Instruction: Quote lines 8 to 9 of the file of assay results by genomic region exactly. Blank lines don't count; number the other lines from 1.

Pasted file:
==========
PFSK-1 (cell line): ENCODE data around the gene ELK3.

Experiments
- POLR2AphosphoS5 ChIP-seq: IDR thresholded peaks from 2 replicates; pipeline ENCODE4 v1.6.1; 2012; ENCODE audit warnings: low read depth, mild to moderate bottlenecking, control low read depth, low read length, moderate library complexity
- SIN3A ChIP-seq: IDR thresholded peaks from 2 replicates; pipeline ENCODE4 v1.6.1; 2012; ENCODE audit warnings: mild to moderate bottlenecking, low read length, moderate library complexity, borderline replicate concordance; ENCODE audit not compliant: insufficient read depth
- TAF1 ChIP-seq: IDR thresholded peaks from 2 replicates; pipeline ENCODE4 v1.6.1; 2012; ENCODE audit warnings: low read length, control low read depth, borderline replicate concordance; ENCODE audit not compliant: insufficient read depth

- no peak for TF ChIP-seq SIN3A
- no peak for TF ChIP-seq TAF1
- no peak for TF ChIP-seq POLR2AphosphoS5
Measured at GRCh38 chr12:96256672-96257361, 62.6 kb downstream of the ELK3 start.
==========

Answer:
- no peak for TF ChIP-seq POLR2AphosphoS5
Measured at GRCh38 chr12:96256672-96257361, 62.6 kb downstream of the ELK3 start.